The Friends of the Brush-tailed Rock Wallaby group began in Kangaroo Valley NSW in 1995 in an effort to preserve a remnant population of rock wallabies, struggling against the effects of feral predators. The group and those involved with it, is an example of public-private partnership in its finest form – a collaborative approach between community and government, designed to deliver biodiverse local communities, which in turn can inspire a shift towards further improvements in local-scale land management.
The presence of this threatened species has encouraged landowners to manage their land with a view towards conserving their unique local wildlife. This has flowed further, with landowners being more open-minded and engaged with attempting to improve their total land management approach, including their agricultural production methods. And it’s clear that the future of Kangaroo Valley will be more resilient with a synchronicity between healthy biodiversity and healthy agriculture. The importance of such a program is therefore clearly as much about community ‘togetherness’ and an understanding of the importance of healthy ecosystems and farmlands as it is about saving the rock wallaby.
The documentary highlights the ongoing battle between ‘man and fox’ and in doing so identifies a need to look beyond traditional methods of baiting and shooting our feral predators; perhaps towards more targeted forms of pest control (like viral or immunocontraceptive controls for foxes), or perhaps an even a more natural potential line of defence – the Tasmanian devil.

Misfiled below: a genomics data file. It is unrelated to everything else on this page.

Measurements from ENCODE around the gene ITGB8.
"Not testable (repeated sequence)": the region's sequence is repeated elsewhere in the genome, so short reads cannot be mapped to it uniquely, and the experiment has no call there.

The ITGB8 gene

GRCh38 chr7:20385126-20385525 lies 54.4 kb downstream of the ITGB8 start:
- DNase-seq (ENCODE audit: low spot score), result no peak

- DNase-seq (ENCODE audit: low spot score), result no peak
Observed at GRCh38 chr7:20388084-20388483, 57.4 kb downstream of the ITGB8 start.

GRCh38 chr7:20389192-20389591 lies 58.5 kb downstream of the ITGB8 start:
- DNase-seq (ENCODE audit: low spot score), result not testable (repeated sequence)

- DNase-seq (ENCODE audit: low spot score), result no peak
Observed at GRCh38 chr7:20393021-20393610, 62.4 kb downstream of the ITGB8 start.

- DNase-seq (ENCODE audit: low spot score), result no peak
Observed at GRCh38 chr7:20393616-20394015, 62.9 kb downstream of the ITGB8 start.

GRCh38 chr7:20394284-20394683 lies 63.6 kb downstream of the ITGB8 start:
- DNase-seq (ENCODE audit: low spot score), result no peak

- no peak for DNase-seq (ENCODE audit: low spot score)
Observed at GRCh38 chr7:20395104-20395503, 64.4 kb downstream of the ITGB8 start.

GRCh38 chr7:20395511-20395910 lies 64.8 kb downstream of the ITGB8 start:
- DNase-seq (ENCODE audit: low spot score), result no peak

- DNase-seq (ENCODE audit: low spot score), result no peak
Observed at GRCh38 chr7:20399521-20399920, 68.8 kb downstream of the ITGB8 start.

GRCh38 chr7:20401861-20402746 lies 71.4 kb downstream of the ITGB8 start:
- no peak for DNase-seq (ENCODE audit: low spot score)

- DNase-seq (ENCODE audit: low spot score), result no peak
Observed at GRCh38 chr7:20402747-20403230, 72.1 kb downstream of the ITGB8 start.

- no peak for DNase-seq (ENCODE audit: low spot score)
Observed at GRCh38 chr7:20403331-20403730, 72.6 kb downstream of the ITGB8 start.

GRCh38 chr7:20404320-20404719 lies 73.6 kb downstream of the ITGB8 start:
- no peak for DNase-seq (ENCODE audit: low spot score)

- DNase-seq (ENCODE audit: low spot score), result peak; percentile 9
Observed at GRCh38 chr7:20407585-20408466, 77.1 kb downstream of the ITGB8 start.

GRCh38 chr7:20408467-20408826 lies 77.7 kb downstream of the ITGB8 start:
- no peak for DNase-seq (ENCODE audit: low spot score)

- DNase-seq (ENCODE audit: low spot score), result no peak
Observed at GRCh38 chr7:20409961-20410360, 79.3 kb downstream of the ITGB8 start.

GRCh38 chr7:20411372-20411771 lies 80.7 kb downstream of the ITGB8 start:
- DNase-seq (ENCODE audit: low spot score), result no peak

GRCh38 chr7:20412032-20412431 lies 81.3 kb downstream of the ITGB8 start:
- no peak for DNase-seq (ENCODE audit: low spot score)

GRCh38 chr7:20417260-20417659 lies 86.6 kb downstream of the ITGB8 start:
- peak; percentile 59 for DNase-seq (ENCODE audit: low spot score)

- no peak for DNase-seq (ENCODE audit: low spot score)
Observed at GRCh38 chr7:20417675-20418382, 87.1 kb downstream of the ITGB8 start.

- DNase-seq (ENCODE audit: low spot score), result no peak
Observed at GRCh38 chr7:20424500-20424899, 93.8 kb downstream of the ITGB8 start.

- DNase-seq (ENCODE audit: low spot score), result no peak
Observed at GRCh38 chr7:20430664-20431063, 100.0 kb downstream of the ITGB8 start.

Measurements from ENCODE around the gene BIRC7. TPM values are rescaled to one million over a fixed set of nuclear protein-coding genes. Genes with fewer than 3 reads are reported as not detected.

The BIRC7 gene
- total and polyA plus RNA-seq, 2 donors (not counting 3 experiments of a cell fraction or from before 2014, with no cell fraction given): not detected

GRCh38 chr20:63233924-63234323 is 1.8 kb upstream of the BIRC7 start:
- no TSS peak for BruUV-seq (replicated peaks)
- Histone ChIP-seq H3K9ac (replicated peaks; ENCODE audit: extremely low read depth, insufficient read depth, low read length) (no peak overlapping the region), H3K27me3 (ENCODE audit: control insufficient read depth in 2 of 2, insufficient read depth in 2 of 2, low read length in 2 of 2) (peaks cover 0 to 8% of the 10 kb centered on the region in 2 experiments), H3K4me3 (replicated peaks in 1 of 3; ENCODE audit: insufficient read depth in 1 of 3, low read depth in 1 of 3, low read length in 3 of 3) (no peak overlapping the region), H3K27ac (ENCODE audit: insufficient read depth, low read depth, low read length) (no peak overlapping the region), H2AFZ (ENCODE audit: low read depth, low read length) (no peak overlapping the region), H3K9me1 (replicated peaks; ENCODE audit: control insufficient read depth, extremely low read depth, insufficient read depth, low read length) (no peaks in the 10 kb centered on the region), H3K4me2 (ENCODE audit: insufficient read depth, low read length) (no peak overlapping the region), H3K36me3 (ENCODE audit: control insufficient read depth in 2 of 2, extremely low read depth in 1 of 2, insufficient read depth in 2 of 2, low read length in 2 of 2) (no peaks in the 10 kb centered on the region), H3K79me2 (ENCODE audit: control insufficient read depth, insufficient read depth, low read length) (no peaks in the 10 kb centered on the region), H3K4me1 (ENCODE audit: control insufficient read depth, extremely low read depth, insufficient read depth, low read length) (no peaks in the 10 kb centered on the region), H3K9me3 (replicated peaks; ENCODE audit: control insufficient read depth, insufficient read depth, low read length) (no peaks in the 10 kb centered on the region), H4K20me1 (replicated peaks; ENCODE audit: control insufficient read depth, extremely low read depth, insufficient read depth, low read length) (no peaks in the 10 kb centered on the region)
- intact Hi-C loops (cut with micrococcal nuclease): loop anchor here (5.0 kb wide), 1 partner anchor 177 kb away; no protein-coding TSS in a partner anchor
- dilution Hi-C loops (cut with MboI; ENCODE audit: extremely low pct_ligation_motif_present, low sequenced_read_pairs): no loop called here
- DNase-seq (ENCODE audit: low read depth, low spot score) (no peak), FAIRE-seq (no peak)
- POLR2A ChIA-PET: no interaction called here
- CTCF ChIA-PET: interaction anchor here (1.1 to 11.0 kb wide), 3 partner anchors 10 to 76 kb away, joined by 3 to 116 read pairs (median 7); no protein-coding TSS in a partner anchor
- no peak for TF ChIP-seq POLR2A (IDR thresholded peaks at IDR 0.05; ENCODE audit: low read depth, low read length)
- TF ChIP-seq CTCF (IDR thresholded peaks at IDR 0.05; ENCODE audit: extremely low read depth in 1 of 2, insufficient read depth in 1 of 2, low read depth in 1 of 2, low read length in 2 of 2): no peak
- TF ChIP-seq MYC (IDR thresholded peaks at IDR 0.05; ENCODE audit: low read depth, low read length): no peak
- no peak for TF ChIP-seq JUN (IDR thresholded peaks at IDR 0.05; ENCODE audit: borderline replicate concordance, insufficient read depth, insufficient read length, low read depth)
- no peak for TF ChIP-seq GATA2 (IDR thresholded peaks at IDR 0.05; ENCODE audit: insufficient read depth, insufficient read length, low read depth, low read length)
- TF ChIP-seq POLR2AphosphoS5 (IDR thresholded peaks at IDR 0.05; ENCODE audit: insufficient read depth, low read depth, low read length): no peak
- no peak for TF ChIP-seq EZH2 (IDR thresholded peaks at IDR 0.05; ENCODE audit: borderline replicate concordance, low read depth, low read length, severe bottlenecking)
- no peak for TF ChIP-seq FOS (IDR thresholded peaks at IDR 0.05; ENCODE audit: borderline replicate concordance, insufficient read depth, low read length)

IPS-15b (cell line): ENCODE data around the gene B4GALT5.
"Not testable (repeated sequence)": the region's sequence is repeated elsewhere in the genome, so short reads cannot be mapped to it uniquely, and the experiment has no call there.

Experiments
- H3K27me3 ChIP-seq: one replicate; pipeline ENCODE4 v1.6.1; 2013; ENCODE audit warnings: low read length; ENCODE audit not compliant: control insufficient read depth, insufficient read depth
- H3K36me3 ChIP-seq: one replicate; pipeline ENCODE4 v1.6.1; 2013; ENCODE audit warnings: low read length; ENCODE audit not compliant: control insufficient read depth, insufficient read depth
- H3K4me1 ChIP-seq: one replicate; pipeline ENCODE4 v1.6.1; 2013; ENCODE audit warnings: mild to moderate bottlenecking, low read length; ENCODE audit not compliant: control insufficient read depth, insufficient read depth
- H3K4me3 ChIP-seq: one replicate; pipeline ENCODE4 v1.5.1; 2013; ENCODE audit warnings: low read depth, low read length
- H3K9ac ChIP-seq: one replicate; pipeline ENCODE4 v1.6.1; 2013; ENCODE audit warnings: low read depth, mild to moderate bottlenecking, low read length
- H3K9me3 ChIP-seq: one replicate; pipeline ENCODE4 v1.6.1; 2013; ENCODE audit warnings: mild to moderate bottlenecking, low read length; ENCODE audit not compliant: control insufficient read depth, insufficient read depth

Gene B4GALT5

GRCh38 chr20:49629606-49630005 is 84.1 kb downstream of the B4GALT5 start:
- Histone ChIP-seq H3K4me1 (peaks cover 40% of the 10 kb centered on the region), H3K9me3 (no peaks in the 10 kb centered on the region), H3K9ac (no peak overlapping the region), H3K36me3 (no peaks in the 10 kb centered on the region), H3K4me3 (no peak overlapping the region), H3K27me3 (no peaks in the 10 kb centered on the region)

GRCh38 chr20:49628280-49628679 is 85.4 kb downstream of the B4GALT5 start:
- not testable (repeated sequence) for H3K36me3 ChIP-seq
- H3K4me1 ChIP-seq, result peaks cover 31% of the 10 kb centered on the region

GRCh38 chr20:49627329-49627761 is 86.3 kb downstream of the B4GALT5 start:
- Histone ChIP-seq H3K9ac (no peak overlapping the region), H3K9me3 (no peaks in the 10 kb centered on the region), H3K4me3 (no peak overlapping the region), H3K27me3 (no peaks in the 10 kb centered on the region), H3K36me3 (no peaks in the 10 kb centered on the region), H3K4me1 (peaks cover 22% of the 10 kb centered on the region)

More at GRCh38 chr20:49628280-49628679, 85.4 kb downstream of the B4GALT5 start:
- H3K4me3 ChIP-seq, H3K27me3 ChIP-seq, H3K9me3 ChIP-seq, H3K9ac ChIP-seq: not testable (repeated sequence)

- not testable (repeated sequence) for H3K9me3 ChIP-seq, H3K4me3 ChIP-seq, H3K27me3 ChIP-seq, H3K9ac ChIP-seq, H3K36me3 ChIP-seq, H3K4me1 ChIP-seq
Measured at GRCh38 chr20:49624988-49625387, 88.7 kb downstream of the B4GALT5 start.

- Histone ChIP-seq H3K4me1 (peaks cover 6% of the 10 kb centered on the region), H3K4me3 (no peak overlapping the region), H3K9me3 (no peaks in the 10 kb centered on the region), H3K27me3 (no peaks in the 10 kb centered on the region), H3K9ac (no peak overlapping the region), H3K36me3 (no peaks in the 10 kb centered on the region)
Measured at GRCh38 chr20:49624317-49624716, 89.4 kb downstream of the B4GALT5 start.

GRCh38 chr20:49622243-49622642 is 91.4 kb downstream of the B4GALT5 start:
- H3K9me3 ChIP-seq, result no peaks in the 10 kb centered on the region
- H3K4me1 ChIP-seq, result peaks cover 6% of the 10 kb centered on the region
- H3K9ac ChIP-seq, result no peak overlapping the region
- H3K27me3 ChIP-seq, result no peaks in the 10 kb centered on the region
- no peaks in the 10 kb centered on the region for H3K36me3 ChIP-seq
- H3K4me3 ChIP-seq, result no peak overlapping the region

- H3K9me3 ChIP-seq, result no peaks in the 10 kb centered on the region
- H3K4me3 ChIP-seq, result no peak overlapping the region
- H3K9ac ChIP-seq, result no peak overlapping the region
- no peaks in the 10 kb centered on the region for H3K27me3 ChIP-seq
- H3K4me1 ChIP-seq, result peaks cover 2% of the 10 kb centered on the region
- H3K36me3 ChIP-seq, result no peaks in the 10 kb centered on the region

The success of the Friends of the Brush-tailed Rock Wallaby program highlights the need for champions on both sides of a partnership, who continue to push a project forward even when the going gets tough. The dedicated Melinda Norton and Juliet Dingle from NSW National Parks and Wildlife Service (NSW OEH) are just that. And then there the inter-generational community advocates, with Chris Pryor the latest to head up the Friends of the Brush-tailed Rock Wallaby group.
Rewilding Australia hopes you enjoy their short documentary, and trust that it will inspire other communities and those within government land-management roles to seek out projects that aim to collaboratively restore our unique environment.